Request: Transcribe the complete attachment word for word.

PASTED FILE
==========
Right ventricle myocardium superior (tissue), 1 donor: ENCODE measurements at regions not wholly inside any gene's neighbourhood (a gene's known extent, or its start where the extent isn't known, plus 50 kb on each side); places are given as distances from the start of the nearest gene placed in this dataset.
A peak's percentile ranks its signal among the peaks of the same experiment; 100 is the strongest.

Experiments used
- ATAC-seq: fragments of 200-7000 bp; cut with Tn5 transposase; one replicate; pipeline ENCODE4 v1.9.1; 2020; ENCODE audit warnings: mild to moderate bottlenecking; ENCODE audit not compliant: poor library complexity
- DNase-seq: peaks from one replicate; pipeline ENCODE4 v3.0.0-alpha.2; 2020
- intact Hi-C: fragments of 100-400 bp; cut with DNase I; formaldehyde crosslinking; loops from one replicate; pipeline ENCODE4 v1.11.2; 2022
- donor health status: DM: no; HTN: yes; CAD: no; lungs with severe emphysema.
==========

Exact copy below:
Right ventricle myocardium superior (tissue), 1 donor: ENCODE measurements at regions not wholly inside any gene's neighbourhood (a gene's known extent, or its start where the extent isn't known, plus 50 kb on each side); places are given as distances from the start of the nearest gene placed in this dataset.
A peak's percentile ranks its signal among the peaks of the same experiment; 100 is the strongest.

Experiments used
- ATAC-seq: fragments of 200-7000 bp; cut with Tn5 transposase; one replicate; pipeline ENCODE4 v1.9.1; 2020; ENCODE audit warnings: mild to moderate bottlenecking; ENCODE audit not compliant: poor library complexity
- DNase-seq: peaks from one replicate; pipeline ENCODE4 v3.0.0-alpha.2; 2020
- intact Hi-C: fragments of 100-400 bp; cut with DNase I; formaldehyde crosslinking; loops from one replicate; pipeline ENCODE4 v1.11.2; 2022
- donor health status: DM: no; HTN: yes; CAD: no; lungs with severe emphysema.